Pfizer's £63 billion ($106 billion) takeover approach for AstraZeneca was facing mounting political scrutiny on two fronts on Friday as senior U.S. politicians joined their U.K. counterparts in criticising the proposed deal.
As congressmen and state governors raised concern over a potential threat to U.S. jobs, a prominent senator threatened retroactive action to close the "loophole" that will allow Pfizer to shift its tax domicile to the U.K. and escape higher U.S. rates if the deal goes ahead.
"I don't approach retroactivity in legislation lightly, but corporations must understand that they won't profit from abandoning the U.S.," said Ron Wyden, Democratic chairman of the Senate finance committee.
The rising U.S. scrutiny came as Ian Read, Pfizer's chairman and chief executive, prepared to travel to London to face questions from U.K. lawmakers over how the proposed deal would affect U.K. science. AstraZeneca has so far resisted Pfizer's
Nick Clegg, Britain's deputy prime minister, said that the U.S. company could risk access to billions of pounds of U.K. public funding for science unless it made "binding and credible" commitments in its proposed £50-a-share offer for AstraZeneca.
Speaking to the Financial Times, Mr Clegg said that ministers had "meaningful leverage, which we are aggressively deploying", as talks between the U.K. government and Pfizer enter a crucial stage ahead of the May 26 deadline by which the U.S. company must table a formal bid or walk away.
Analysts cautioned that U.S. tax legislation was unlikely to come soon enough to stop the U.S. company's potential takeover of the U.K. group because there was no sign of the Republican backing that would be needed to make it law.
But the intervention by Mr Wyden and by Carl Levin, another senior Democratic senator, showed that the proposed deal was moving up Capitol Hill's agenda. The White House vowed action earlier this year to curb the practice of multinational companies moving offshore for tax reasons and the U.S. drugmaker's proposal has added momentum to Democratic efforts to tackle the issue.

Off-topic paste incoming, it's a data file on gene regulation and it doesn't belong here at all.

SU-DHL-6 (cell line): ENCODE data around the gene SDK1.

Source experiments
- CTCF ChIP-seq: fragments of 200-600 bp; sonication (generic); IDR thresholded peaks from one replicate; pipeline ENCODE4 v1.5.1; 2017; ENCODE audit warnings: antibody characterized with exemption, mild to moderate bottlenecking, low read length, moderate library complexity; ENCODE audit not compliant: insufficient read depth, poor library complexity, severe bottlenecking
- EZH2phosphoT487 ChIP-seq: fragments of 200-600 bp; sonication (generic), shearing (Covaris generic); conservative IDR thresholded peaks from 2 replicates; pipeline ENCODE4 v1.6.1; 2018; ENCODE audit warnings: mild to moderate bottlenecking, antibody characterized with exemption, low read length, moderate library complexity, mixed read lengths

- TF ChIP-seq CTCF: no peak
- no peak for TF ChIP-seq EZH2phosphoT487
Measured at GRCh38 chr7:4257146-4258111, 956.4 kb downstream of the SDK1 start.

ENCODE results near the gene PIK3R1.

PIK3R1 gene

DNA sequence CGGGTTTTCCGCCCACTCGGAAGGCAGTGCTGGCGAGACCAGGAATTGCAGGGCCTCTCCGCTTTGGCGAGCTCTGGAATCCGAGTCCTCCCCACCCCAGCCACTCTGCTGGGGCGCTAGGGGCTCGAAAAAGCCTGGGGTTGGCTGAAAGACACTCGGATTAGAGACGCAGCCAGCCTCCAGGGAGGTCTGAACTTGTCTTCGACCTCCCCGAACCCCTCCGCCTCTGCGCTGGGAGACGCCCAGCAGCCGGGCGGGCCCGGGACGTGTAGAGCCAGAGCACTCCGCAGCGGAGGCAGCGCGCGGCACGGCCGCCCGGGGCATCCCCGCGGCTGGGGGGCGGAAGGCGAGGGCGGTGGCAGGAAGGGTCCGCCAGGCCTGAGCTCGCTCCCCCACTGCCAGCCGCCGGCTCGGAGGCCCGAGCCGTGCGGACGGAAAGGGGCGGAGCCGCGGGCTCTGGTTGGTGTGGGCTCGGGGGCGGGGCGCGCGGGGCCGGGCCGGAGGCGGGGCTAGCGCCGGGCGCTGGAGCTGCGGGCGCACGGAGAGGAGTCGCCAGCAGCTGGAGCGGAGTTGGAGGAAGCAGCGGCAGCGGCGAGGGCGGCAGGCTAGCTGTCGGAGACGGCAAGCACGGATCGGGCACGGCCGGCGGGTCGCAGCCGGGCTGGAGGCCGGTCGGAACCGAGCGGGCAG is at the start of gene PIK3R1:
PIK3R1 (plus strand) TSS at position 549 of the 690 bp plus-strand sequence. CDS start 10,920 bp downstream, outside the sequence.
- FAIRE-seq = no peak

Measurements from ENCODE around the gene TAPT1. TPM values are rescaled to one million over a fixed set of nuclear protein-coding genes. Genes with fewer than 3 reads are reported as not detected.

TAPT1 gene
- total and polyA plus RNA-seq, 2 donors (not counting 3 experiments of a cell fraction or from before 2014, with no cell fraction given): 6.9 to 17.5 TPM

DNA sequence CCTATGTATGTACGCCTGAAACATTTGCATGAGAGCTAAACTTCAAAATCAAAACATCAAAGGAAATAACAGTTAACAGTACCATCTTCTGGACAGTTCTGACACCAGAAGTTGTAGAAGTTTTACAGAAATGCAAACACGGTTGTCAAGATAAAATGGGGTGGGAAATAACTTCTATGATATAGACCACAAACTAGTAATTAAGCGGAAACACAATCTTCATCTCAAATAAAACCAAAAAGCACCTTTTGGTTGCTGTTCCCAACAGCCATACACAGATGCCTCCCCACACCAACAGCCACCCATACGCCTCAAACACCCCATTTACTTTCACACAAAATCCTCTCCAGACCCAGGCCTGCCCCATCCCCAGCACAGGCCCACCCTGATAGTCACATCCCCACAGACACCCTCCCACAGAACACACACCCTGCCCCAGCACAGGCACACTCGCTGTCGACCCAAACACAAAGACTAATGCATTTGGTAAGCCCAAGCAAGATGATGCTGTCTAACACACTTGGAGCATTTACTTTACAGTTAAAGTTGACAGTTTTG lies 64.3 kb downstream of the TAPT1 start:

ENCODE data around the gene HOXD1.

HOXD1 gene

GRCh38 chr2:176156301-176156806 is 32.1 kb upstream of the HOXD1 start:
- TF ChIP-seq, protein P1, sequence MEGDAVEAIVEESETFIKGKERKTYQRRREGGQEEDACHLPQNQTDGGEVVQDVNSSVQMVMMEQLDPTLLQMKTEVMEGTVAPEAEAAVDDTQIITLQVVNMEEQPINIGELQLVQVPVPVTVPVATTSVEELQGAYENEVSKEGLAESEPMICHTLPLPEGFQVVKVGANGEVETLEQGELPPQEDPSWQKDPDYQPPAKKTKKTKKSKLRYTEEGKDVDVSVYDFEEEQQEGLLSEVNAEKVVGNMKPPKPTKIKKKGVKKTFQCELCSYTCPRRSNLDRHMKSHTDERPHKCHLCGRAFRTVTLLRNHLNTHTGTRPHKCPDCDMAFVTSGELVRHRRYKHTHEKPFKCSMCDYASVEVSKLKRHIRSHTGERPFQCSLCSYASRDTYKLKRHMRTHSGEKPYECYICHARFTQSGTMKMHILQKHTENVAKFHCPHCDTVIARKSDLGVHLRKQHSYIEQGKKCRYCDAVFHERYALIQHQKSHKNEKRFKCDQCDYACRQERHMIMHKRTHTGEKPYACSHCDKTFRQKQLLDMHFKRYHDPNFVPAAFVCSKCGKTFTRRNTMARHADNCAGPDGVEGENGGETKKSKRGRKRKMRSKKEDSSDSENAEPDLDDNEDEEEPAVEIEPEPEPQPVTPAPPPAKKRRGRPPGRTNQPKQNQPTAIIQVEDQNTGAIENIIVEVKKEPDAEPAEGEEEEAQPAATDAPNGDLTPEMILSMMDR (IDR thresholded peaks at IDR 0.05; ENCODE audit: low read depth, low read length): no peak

On another front, John Delaney, a Democratic congressman from a Maryland district that includes Medimmune, an AstraZeneca subsidiary with 3,000 employees in the area, said that he was "very concerned" about potential job losses resulting from the Pfizer bid.
"If they are cutting deals in the U.K. that force their hand in the U.S., that would make me nervous," he told the FT. Mr Delaney urged Pfizer to offer "assurances" that Medimmune would remain "a vital part" of the company's future.
Mr Delaney said that it was important to clamp down on tax inversions specifically, but also broader measures to address "the flaws of our tax system that discourages the free flow of capital back to the U.S.".
Elsewhere, Tom Carper, a Democratic senator from Delaware, told the FT that the bid "raises a number of questions". Mr Carper said that he had "insufficient understanding" of how the deal would affect jobs in his home state but also "future medical discoveries that could benefit consumers around the world".
Mr Carper said that he also questions if the bid would be happening "if it weren't for the outdated corporate tax structure that unfortunately incentivises companies to harbour money and relocate jobs overseas". "We can't allow this to become a trend," Mr Carper said.
Mr Clegg said that the U.K. government would use only legal steps to try to block the merger – by applying to Brussels to extend the public interest test – "in extremis"; instead it was focused on using other negotiating tools.
One top 10 Pfizer shareholder said that he believed the company could offer additional concessions without compromising the commercial logic of the deal, citing previous big pharma mergers.
"I have always been amazed by the leverage that can be brought to cutting costs," the shareholder said. "We are talking about what would be the largest pharma company in the world, so there are all kinds of ways to appease politicians and still make the savings."
Pfizer says that it could reduce its average tax rate from more than 27 percent to less than 21 percent by shifting to a U.K. domicile, which would spare it from hefty U.S. taxation of profits repatriated from overseas.
AstraZeneca has highlighted the risk of a U.S. political backlash against the tax plan as one of its reasons for resisting last week's offer from Pfizer.
Pfizer has promised to keep at least 20 percent of the two companies' combined research and development workforce in the U.K. after a merger, but this has raised concern in the U.S. that American jobs could be lost to protect those in Britain.
Martin O'Malley, governor of Maryland, and Jack Markell, governor of Delaware, wrote to Mr Read on Thursday seeking assurances over the 5,700 people employed by AstraZeneca in their two states. They said that they would pursue their concerns with the White House and with the U.S. Congress.
Pfizer said: "Pfizer has spoken with the governors and we understand and appreciate their concerns. We have great respect for AstraZeneca and its rich heritage. We believe this potential combination presents an excellent opportunity to create a leading company in our global industry."